By contrast, there were eight regions where the proportion of residents aged 30–34 having attained a tertiary level education declined during the period 2006–11. None of the reductions were particularly large, as the most sizeable reduction was the decline of 0.7 percentage points recorded for Südösterreich. Among the seven other regions, two were in France (including the capital city region of Île de France), there were also the two island Member States of Cyprus and Malta, as well as Vlaams Gewest (Belgium), Mecklenburg-Vorpommern (Germany) and the whole of Finland (for which only national data are available).
Map 8 shows the proportion of the population aged 25–64 in 2011 who had successfully completed a tertiary level education. The demographic structure of each region has some influence on this measure, as younger generations tend to report higher levels of educational attainment than older persons (due to a rising share of the population studying for longer and to higher levels). In 2011, an average of 26.8 % of the EU-27’s working age population (25–64 years) had attained a tertiary level of education. This can be compared with the corresponding share (34.6 %) for 30–34 year-olds in order to show the differences in level of attainment between the generations.
There were 39 NUTS level 2 regions in the EU (out of a total of 258 regions for which data are available) where more than 35.0 % of the population aged 25–64 had completed a tertiary level education. As with the analysis for those aged 30–34, those regions with the highest shares were often characterised as being capital city regions or other densely populated, urban regions; these regions are likely to be more attractive to highly qualified persons with respect to the employment opportunities they can potentially offer. The United Kingdom reported 15 regions with more than 35.0 % of the population aged 25–64 having completed a tertiary level of education, while there were four regions in each of Belgium and Spain, two in each of Germany, France, the Netherlands and Sweden, and a single region in the Czech Republic, Denmark, Ireland and Slovakia. The pull of capital city regions was apparent as they featured in each of the 11 Member States that reported at least one region with more than 35.0 % of its resident population aged 25–64 having completed a tertiary level education. In addition, the whole of Estonia, Cyprus and Luxembourg had shares above 35.0 % (all three of these countries are covered by a single region at NUTS level 2), as did Finland (for which there is only national data available).
The highest share of the population aged 25–64 having completed a tertiary level education was recorded for Inner London (the United Kingdom, 59.7 %), while the Belgian region of the Province/Provincie Brabant Wallon (to the south of Brussels) had the second highest share (55.7 %) and was the only other region in the EU to report that a majority of its working age (25–64) population had attained a tertiary level of education. Outside of the EU Member States, Oslo og Akershus (the capital city region of Norway) and Zürich (Switzerland) reported the highest shares of residents aged 25–64 who had attained a tertiary level of education (48.8 % and 42.6 % respectively); there were two additional Norwegian regions and two additional Swiss regions that reported shares above 35.0 %.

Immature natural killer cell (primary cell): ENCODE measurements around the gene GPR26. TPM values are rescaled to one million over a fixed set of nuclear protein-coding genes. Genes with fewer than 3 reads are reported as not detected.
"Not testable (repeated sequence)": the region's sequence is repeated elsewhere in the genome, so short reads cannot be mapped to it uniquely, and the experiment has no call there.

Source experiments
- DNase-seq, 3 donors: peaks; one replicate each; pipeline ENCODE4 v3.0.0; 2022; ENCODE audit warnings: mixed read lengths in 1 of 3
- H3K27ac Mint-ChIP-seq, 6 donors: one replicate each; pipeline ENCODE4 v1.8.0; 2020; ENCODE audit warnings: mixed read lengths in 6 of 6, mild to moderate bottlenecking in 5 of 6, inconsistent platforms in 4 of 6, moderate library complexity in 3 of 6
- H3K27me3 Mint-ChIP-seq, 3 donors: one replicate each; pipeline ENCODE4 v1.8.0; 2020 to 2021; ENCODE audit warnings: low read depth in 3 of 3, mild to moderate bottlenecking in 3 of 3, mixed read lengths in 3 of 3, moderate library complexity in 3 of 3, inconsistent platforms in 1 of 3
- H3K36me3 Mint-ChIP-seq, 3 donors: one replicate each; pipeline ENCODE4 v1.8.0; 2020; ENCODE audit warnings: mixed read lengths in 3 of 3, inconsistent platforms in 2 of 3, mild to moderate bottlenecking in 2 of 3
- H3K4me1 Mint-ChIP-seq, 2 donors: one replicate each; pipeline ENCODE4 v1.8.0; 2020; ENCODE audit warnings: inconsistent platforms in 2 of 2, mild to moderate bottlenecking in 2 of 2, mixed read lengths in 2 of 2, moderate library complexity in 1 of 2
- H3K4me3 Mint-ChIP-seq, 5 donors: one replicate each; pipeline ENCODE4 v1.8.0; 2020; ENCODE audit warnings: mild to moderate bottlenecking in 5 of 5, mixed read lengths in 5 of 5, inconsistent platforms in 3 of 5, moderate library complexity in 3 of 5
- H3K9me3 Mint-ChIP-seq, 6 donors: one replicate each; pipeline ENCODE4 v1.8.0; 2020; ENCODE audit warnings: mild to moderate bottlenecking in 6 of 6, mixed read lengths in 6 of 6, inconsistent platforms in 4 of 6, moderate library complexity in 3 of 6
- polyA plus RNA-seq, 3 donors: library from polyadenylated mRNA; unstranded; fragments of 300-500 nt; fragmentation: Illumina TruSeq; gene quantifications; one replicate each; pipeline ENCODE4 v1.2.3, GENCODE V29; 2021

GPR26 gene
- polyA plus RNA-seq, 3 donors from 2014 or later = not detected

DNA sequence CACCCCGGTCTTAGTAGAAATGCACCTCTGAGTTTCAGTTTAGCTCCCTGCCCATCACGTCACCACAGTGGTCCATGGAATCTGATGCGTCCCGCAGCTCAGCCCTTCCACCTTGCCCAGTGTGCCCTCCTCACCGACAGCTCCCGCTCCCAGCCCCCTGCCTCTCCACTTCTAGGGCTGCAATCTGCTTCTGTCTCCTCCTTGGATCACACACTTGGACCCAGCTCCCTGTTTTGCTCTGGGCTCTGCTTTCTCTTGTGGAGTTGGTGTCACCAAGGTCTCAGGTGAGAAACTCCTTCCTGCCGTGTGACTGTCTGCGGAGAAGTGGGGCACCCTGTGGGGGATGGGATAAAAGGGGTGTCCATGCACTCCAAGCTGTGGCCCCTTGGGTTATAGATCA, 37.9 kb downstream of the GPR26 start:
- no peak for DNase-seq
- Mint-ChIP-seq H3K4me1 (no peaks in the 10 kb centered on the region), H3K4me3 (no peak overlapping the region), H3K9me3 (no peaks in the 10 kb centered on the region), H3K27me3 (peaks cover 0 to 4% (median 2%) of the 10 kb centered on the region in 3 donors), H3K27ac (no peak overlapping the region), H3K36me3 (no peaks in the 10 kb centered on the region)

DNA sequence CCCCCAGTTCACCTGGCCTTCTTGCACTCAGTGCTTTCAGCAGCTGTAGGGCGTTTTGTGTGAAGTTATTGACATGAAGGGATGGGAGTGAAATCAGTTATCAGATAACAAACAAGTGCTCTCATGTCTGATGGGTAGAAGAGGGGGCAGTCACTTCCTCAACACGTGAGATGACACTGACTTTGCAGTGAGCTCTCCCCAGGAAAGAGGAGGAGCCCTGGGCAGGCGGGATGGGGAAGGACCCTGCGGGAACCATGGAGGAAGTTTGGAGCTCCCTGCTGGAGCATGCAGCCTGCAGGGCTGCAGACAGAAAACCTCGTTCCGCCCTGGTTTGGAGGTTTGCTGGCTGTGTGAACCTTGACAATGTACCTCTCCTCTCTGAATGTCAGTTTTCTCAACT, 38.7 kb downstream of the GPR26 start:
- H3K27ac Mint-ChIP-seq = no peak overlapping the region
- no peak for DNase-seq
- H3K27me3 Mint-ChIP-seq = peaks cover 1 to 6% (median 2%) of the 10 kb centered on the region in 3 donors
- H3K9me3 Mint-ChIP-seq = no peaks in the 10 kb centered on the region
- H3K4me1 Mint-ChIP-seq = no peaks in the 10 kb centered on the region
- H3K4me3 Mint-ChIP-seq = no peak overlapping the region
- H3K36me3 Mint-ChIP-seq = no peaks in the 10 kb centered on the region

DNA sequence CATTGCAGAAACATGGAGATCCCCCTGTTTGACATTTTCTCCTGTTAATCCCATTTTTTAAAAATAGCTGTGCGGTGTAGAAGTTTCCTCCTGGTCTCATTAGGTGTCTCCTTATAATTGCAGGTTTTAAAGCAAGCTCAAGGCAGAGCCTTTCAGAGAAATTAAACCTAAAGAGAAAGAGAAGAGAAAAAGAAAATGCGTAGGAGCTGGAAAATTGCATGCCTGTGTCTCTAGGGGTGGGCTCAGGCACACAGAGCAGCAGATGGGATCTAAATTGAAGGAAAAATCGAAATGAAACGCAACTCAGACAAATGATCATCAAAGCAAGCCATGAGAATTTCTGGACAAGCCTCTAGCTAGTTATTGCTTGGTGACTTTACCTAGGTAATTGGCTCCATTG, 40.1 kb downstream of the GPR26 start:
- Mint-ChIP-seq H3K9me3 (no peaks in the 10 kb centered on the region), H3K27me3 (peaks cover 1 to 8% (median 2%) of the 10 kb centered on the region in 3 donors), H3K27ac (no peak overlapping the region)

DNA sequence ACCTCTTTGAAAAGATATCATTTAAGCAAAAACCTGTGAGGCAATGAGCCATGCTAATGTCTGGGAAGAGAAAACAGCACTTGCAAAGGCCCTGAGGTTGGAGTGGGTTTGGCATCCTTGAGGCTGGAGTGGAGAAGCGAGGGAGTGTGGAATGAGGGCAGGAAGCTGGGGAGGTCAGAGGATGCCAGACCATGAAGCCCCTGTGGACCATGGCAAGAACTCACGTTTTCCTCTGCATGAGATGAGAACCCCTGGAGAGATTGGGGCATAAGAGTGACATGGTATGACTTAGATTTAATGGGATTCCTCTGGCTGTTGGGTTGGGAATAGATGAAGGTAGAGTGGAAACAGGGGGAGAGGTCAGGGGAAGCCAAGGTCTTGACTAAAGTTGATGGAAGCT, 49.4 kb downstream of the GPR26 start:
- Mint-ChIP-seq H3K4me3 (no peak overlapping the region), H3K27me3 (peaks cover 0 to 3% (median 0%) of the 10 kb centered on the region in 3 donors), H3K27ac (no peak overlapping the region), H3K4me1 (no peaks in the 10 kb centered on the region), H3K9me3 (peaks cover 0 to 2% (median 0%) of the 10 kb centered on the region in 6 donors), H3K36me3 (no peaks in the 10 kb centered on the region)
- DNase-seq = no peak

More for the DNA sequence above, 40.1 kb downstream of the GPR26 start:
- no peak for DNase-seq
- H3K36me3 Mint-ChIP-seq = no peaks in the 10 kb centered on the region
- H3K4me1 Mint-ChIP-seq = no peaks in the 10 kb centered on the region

At the bottom end of the ranking, 75 regions in the EU reported that 20 % or less of their resident population aged 25–64 had attained a tertiary level education. Among these, 19 regions were in Italy (every Italian region for which data are available), eight were in Austria (all but the capital city region of Wien), seven each were in the Czech Republic, Romania and Greece (all except the capital city regions of Praha and Bucuresti – Ilfov, and just over half of all the regions in Greece), six each were in Hungary and Portugal (all except the capital city regions of Közép-Magyarország and Lisboa), four each were in Bulgaria and Poland, three from Slovakia (all except the capital city region of Bratislavský kraj), two from France and one from Spain; Malta (which is just one NUTS level 2 region) also had a ratio below 20 %. Looking within each country, the regions which had the lowest proportion of working age residents with a tertiary level education were often concentrated in rural or remote regions — for example, the islands, southern and mountainous regions of Italy, the island regions of the Região Autónoma dos Açores and the Região Autónoma da Madeira or the rural Alentejo region in Portugal, or regions in the east of Romania.
None of the EFTA regions reported that 20 % or less of their resident population aged 25–64 had attained a tertiary level education — the lowest share in the EFTA regions was recorded for the relatively mountainous region of Hedmark og Oppland, the only landlocked region in Norway (29.0 %). By contrast, Ankara (23.7 %) was the only region in the acceding and candidate countries (among those for which data are available) to report that more than one in five of its resident population aged 25–64 had attained a tertiary level education. There were nine level 2 regions in Turkey where there were fewer than 1 in 10 persons aged 25–64 with a tertiary level of education; the lowest share was recorded for the north-eastern region of Ağri, Kars, Iğdir, Ardahan (6.7 %).